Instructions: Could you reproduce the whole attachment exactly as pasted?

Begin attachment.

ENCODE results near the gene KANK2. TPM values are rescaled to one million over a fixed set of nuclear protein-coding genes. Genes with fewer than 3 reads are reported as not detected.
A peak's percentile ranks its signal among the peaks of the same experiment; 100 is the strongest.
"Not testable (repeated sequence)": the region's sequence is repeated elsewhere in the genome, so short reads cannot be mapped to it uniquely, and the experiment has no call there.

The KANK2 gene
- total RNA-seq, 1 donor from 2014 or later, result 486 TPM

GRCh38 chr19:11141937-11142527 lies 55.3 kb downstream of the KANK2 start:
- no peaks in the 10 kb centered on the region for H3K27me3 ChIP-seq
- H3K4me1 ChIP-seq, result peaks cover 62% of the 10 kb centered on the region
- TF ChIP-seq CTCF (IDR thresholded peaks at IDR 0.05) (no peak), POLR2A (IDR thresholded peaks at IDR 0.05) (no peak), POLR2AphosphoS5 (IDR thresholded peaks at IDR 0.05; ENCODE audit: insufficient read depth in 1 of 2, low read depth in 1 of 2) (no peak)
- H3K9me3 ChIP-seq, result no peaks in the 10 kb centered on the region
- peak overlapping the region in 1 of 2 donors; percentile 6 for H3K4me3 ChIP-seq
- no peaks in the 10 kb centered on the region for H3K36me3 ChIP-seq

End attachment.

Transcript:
ENCODE results near the gene KANK2. TPM values are rescaled to one million over a fixed set of nuclear protein-coding genes. Genes with fewer than 3 reads are reported as not detected.
A peak's percentile ranks its signal among the peaks of the same experiment; 100 is the strongest.
"Not testable (repeated sequence)": the region's sequence is repeated elsewhere in the genome, so short reads cannot be mapped to it uniquely, and the experiment has no call there.

The KANK2 gene
- total RNA-seq, 1 donor from 2014 or later, result 486 TPM

GRCh38 chr19:11141937-11142527 lies 55.3 kb downstream of the KANK2 start:
- no peaks in the 10 kb centered on the region for H3K27me3 ChIP-seq
- H3K4me1 ChIP-seq, result peaks cover 62% of the 10 kb centered on the region
- TF ChIP-seq CTCF (IDR thresholded peaks at IDR 0.05) (no peak), POLR2A (IDR thresholded peaks at IDR 0.05) (no peak), POLR2AphosphoS5 (IDR thresholded peaks at IDR 0.05; ENCODE audit: insufficient read depth in 1 of 2, low read depth in 1 of 2) (no peak)
- H3K9me3 ChIP-seq, result no peaks in the 10 kb centered on the region
- peak overlapping the region in 1 of 2 donors; percentile 6 for H3K4me3 ChIP-seq
- no peaks in the 10 kb centered on the region for H3K36me3 ChIP-seq